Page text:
On the other hand, Ramsey’s other prominent critics seem to think he’s done too much. Luckily for the chief, he has discredited critics who bash him no matter what he does. The spike in racially based complaints, says Thompson, translates into a grand total of four open files under investigation by the NAACP task force. Thompson, however, claims the dockets contain a certain multiplier: “At least several of them are filed on behalf of more than one officer.”

And the merits of the complaints are almost beside the matter, suggests Thompson. “Even if these concerns are proven not to be true, the feeling exists that there is discrimination and racism, and in an agency that is so dependent upon morale from its employees, the department should do all it can to allay those fears,” he says. Because D.C.’s wretched racial history means the perception of racism will be with us longer than even the most tenure-protected city cop, standards like Thompson’s mean any chief is always already guilty—with or without any hard evidence.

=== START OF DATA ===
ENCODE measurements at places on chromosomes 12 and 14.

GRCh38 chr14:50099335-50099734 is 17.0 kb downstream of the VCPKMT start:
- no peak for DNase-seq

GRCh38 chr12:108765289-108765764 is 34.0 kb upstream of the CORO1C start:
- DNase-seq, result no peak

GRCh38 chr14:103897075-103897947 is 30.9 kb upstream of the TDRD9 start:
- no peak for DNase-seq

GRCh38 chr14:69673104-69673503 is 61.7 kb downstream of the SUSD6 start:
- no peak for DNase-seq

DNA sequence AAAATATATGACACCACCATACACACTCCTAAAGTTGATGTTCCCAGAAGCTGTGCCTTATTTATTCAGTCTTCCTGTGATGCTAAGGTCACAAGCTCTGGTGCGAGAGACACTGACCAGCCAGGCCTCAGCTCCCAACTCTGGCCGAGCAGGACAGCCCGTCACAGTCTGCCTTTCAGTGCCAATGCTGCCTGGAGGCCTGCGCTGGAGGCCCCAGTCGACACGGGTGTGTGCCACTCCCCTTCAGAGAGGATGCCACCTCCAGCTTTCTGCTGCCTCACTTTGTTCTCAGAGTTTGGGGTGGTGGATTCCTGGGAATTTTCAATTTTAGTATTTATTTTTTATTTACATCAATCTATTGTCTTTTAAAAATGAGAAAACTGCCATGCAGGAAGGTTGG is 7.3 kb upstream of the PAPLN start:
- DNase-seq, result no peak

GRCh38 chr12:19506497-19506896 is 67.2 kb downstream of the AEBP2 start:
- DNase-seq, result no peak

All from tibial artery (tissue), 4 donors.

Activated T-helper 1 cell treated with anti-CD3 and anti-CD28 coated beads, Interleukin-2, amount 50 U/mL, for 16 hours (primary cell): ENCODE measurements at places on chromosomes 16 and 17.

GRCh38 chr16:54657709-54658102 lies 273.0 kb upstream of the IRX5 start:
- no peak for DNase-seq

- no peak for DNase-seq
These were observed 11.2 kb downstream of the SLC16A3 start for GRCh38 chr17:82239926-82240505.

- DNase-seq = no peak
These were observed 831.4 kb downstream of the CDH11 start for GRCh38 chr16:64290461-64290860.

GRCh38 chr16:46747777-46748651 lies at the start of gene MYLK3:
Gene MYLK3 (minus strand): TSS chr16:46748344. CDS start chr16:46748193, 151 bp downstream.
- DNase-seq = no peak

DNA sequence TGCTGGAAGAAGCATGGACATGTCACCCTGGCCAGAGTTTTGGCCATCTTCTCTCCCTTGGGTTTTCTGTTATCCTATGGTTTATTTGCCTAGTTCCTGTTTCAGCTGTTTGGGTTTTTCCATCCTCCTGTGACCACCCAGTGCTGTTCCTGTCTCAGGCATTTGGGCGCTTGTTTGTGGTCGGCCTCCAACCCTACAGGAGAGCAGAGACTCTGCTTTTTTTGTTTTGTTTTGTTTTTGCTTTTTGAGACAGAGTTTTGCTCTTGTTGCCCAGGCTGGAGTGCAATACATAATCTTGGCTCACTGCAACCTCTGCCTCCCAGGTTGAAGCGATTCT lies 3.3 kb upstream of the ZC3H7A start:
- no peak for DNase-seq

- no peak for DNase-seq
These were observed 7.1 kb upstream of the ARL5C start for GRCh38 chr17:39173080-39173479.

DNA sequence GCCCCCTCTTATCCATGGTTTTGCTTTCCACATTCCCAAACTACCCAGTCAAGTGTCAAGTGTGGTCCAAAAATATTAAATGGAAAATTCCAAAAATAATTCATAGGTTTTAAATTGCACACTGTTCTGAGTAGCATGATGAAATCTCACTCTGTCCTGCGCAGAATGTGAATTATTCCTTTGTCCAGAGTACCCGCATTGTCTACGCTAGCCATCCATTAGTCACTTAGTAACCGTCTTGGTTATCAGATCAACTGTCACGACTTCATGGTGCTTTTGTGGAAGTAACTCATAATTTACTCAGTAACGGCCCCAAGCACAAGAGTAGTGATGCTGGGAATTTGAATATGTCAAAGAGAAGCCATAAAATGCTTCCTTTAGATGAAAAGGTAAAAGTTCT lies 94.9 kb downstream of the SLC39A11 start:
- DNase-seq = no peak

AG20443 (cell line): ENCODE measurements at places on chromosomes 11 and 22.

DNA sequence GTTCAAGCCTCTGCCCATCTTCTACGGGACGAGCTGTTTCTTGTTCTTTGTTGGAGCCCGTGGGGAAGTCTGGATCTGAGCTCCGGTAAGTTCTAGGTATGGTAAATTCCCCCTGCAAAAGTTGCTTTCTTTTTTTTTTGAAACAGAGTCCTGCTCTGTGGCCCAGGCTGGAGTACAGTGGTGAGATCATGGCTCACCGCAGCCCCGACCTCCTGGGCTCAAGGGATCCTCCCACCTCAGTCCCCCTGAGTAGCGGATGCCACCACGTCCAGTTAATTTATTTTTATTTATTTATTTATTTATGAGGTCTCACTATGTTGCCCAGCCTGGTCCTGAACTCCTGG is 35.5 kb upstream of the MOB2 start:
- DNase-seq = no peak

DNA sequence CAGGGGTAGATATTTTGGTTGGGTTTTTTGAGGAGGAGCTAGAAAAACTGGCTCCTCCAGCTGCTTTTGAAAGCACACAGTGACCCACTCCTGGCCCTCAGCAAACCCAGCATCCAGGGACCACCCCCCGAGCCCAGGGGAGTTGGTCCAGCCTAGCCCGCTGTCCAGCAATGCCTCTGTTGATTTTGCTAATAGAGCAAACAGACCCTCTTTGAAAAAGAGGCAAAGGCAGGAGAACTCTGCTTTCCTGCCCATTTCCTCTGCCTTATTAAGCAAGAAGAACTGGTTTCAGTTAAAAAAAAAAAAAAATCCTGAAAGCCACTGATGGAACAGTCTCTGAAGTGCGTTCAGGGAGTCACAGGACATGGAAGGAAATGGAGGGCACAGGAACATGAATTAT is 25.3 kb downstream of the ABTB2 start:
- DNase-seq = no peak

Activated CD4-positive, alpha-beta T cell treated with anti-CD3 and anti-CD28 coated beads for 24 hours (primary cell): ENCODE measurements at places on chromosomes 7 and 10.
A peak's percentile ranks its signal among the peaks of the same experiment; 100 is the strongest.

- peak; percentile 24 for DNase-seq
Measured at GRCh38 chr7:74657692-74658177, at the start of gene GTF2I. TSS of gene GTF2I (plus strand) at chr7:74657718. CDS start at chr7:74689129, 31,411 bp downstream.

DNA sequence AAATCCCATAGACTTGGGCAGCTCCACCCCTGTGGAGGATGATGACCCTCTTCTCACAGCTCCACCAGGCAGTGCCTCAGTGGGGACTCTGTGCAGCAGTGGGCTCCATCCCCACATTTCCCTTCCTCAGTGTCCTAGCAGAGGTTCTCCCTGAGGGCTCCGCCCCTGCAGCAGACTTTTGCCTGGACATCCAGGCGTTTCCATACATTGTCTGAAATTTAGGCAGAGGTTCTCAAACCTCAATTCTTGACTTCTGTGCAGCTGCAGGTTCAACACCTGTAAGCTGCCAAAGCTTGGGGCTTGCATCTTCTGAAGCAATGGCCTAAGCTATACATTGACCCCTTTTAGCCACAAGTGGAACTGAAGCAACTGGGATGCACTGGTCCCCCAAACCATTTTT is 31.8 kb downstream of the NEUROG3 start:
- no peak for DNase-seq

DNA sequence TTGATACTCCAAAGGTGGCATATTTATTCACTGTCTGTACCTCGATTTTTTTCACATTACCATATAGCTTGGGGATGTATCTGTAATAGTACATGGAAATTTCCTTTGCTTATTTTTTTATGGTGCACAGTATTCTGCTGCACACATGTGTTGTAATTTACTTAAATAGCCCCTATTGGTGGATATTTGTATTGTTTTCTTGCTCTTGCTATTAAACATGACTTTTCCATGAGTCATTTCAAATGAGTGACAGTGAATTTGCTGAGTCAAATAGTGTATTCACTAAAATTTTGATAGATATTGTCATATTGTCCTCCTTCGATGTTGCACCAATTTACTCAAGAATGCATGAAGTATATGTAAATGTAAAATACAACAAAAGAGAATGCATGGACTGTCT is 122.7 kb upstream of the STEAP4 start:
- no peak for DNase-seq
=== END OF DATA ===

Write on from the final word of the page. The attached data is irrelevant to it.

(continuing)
And given the inevitability of such perceptions, there is only one option for Ramsey and Gainer: stay the course. Whether wittingly or by happenstance, Ramsey is trying to follow the approach to bureaucratic overhaul crafted by his boss, Williams, in his days at the city’s tax and revenue operation. The model calls for a hardass personnel offensive—including firings and retraining—updating workplace technology, and a policy of glasnost toward the media and the public.